As with all of punk’s greatest innovations, Alternative Tentacles Records was born of necessity. Jello Biafra might be on punk’s Mount Rushmore now, but in 1979, he and the rest of the Dead Kennedys were unknowns. With no takers on their first single, Jello and bandmate East Bay Ray formed Alternative Tentacles Records in San Francisco with the intention of releasing a 7” called “California Über Alles.”
That single exploded across the punk scene, so Biafra used the momentum to push the label forward, releasing hundreds of punk records by icons and unknowns alike. But whereas many labels stuck to a specific sound—such as Dangerhouse’s Stooges-style rumble or Dischord’s 300mph hardcore blast—A.T. released tracks from all over the sonic map. To Biafra and company, punk wasn’t a sound or even a style: it was a mentality.
Dominic Davi, A.T.’s general manger, says, “We’ve never been like Fat Wreck Chords, or Sub Pop, or Suicide Squeeze—we’ve never had a scene for bands to unite around. Our ‘scene’ has just been whatever Jello loves, and he has a wide-ranging taste. I feel like— and I know Jello feels this way—punk is a mindset, not a style. I feel that succumbing to style has been somewhat limiting to punk rock.”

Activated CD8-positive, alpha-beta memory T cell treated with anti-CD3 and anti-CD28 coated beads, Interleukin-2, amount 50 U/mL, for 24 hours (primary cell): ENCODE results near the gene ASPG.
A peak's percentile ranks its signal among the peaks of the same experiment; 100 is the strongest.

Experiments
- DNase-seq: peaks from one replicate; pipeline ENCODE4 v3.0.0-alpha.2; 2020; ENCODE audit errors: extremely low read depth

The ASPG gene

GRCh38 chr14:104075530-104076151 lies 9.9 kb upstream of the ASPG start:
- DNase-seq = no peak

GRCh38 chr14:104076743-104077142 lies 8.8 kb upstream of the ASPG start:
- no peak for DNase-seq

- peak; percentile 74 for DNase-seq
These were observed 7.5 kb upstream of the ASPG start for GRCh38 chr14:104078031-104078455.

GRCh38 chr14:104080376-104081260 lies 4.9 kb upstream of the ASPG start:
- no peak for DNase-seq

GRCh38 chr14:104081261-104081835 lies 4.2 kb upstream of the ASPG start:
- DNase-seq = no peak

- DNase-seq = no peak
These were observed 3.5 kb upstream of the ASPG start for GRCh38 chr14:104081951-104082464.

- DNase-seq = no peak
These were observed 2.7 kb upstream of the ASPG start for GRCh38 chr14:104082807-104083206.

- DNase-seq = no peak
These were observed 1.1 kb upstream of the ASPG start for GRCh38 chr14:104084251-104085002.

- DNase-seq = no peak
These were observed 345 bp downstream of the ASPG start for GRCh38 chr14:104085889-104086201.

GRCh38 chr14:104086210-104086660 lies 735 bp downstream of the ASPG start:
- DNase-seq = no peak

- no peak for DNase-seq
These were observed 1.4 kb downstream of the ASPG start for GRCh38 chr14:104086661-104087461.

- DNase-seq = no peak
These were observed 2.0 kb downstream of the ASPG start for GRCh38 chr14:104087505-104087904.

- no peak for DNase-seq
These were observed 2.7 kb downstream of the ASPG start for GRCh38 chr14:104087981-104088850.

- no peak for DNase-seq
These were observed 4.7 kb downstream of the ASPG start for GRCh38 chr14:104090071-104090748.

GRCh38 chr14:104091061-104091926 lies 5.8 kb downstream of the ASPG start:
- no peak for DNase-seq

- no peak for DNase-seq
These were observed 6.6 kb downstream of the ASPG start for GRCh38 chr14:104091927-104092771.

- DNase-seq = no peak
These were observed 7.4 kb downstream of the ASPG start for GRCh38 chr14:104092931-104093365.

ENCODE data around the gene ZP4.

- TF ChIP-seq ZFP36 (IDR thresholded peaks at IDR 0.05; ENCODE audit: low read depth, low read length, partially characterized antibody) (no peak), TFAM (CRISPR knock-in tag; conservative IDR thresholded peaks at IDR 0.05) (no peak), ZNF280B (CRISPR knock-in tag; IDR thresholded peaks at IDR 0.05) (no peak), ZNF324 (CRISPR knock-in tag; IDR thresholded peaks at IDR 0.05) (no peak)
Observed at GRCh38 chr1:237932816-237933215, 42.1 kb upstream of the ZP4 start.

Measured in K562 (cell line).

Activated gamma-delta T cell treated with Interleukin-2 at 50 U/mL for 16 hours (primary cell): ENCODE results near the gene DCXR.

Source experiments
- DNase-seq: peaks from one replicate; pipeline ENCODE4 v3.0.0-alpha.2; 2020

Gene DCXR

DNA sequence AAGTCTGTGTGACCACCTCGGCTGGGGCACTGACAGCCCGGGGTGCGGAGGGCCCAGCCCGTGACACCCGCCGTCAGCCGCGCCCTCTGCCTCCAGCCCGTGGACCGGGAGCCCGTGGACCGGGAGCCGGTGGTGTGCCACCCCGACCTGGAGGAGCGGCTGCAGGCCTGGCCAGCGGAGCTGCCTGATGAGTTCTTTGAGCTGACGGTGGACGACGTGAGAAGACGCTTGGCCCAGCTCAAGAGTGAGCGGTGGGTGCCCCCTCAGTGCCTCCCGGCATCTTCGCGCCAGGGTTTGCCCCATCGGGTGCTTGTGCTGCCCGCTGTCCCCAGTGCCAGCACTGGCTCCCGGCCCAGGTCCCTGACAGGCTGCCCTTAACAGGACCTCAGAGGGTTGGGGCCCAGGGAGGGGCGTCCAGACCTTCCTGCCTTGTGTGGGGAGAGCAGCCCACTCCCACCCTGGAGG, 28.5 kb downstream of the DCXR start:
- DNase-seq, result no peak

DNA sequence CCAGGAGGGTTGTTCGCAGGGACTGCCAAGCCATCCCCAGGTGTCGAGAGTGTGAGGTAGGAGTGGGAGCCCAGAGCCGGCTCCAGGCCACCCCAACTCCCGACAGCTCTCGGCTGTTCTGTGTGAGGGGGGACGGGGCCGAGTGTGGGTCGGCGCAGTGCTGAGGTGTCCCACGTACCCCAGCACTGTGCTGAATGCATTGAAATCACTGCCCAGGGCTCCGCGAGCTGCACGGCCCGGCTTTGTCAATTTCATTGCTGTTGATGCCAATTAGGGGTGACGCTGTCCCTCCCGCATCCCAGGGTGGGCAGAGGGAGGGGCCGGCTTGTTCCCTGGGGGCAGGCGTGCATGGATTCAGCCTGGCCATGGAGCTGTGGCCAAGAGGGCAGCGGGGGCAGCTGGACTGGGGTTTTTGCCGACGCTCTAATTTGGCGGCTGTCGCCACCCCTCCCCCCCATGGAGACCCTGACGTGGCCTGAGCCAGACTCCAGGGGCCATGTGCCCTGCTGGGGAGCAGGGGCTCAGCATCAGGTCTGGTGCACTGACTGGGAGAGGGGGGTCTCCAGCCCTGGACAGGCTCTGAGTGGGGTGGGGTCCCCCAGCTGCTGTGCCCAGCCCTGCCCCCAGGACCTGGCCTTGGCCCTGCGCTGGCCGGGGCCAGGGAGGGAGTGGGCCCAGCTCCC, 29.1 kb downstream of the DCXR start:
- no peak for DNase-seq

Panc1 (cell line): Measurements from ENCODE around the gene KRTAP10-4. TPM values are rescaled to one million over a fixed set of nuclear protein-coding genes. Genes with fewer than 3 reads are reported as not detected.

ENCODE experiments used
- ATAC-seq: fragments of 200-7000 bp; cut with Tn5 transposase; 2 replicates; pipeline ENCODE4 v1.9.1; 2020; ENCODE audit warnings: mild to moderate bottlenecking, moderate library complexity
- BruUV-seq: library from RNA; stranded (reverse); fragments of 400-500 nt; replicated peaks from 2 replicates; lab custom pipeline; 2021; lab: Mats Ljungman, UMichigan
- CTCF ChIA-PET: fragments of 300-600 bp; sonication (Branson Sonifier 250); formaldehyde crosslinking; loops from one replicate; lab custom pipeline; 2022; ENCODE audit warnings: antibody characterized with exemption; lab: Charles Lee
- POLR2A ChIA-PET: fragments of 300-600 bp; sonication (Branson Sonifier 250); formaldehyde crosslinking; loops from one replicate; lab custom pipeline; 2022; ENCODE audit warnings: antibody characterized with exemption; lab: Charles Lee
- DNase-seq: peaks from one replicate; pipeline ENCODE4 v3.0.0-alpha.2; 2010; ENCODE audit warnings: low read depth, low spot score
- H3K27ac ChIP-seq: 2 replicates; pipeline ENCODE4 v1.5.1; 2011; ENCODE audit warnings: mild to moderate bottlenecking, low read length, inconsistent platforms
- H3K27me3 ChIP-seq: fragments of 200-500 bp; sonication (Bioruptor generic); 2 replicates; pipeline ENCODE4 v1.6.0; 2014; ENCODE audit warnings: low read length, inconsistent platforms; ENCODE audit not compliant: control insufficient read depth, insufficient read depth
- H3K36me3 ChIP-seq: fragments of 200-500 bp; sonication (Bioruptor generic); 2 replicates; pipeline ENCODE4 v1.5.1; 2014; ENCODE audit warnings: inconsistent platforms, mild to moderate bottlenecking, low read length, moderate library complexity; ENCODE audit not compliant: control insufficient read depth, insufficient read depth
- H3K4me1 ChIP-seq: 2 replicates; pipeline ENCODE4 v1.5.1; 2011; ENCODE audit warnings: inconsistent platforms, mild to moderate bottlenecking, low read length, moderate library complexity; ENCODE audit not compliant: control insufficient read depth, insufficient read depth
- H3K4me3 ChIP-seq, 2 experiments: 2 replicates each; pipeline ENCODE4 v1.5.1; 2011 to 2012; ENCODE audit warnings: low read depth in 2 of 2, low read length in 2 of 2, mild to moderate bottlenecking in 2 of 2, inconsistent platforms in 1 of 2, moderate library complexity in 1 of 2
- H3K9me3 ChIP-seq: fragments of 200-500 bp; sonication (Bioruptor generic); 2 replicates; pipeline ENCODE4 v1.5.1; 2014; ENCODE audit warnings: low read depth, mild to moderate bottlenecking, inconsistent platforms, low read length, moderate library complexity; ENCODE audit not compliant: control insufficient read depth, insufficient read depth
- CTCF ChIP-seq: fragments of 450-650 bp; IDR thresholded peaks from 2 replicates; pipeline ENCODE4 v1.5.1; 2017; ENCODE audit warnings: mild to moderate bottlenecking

A.T. has released hundreds of punk records, be they skronk-jazz, avant-garde, hardcore, warped-funk, folk, spoken word or anything else you could imagine. “The purpose of the label has always been to expose artists who might not otherwise get attention,” Davi says. “Jello genuinely wants you to hear this music and discover it and figure out why he likes it and why he thinks you would like it. Really, it’s not so much a label as an extension of Jello’s own record collection.”
Sure, the label has put out certified punk classics by Dead Kennedys, D.O.A., TSOL, Bad Brains, and 7 Seconds—but they’ve also released a ton of really weird, really whacked-out, really bizarre records that aren’t celebrated quite as much as the heralded three-chord strikers. Here are eight of the lesser-known classics released by the label.
Death Hymn Number 9
3rd Degree Moon Burns
Death Hymn Number 9 play garage-rock songs from hell. The band claims to be a group of zombies that formed in Louisiana in the 1960’s, backing soul legends like Sam Cooke and Wilson Pickett. Documentation from that era seems scarce… but decades later, in 2013 they did move to L.A. to record the frantic 3rd Degree Moon Burns album. Filled with throat-shredding screams, blown-out amplifiers, and spooky screeching, the album sounds like it was made by a Nuggets psych-compilation band—if that band tripled their acid-intake, and were Satanic. “To be undead—It’s interesting and it’s a drag all at the same time,” says front-howler Paul’e’wog. “It’s fun to continually learn more about the world around you as it grows for the better for everyone. But the downfall is even when you’re undead, you meet people you care about, you fall in love with things that are organic… and with that you have to sit back and watch the things you care about disappear year after year. It’s hard to get use to.”